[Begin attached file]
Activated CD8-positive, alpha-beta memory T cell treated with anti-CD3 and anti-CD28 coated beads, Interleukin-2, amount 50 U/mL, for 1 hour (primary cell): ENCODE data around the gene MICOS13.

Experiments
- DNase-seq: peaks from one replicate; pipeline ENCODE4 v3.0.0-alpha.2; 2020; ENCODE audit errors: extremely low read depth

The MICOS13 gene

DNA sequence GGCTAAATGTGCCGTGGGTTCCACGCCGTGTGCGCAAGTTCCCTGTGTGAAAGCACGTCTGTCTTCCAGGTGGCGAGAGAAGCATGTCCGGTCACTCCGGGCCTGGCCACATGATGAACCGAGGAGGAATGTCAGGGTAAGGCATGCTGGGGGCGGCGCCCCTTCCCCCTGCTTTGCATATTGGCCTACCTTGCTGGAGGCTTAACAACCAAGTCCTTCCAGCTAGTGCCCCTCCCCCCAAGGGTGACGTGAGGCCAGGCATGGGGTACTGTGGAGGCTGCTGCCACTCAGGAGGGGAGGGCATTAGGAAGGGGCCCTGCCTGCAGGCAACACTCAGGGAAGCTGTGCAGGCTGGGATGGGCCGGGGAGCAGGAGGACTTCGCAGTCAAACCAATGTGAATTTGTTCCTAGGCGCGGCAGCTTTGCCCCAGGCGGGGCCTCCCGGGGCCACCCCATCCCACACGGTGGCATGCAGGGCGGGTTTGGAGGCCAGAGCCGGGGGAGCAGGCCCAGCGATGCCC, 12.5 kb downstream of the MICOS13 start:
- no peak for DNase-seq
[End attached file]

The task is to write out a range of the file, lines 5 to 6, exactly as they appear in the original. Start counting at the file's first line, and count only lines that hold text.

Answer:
DNA sequence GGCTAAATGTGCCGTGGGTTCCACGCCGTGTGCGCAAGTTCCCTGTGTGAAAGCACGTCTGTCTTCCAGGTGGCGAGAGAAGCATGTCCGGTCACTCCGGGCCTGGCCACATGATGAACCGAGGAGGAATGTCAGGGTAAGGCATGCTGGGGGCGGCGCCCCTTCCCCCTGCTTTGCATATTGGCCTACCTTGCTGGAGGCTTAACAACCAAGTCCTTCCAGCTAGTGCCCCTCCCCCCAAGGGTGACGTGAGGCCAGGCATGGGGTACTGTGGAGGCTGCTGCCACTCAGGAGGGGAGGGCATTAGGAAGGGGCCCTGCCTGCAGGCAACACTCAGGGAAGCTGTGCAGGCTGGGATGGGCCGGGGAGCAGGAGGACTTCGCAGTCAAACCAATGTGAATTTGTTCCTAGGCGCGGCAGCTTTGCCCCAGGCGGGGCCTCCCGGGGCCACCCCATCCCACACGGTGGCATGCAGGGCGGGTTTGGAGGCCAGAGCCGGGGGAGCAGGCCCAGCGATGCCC, 12.5 kb downstream of the MICOS13 start:
- no peak for DNase-seq